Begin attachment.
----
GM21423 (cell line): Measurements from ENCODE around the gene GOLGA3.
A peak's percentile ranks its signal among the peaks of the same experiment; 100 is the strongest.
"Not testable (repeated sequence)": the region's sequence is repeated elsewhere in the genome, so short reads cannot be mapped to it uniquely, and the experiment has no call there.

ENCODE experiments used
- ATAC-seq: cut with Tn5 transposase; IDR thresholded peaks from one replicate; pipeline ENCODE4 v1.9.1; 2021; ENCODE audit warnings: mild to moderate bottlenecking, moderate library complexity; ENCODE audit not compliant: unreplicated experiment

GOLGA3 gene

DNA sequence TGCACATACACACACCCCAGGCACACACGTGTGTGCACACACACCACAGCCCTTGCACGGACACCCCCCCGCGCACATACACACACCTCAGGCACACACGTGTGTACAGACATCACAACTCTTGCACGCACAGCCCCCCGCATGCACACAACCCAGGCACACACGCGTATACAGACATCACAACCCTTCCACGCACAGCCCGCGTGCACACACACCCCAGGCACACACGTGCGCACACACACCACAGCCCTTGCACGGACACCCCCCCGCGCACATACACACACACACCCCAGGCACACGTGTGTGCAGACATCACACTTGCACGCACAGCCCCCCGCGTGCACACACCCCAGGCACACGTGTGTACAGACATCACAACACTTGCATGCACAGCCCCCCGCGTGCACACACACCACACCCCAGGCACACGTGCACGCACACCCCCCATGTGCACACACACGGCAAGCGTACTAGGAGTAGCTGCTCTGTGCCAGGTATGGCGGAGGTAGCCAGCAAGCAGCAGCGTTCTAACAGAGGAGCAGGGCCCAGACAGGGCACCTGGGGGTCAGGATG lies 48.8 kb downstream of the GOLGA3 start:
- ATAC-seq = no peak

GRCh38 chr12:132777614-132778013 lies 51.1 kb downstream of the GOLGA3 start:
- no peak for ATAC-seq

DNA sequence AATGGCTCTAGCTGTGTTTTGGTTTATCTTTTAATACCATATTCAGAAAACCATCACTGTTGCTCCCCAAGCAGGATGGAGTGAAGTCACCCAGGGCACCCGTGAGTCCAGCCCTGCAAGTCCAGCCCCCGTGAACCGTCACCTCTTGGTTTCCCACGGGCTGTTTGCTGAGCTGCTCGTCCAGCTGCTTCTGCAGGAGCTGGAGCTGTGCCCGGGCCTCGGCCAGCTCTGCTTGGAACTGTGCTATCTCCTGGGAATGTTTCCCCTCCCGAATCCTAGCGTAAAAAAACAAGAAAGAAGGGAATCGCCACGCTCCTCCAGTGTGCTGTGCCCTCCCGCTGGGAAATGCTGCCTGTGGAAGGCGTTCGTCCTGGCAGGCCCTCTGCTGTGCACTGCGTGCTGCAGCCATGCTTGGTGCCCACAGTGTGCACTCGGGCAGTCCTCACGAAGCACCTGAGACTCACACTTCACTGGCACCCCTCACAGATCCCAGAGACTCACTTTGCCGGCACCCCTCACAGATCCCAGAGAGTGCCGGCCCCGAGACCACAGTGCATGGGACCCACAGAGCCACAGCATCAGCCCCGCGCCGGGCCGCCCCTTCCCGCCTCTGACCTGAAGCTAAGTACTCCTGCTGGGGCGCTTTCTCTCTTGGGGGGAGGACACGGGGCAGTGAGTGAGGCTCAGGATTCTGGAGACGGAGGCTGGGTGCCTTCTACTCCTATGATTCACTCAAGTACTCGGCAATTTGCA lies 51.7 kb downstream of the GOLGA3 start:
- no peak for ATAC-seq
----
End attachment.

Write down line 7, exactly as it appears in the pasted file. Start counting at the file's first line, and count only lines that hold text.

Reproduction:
DNA sequence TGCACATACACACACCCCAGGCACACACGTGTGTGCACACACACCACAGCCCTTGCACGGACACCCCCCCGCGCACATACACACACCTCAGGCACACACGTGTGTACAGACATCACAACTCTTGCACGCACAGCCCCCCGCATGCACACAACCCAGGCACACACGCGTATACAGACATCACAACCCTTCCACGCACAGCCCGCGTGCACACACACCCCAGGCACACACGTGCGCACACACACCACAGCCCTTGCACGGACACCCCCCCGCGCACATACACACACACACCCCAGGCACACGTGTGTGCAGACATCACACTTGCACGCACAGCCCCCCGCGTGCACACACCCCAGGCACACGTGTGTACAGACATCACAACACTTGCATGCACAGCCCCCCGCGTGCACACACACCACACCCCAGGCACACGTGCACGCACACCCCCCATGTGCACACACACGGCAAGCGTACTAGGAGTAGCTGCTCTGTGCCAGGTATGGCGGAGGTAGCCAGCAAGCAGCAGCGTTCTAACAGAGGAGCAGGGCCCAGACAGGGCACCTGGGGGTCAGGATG lies 48.8 kb downstream of the GOLGA3 start: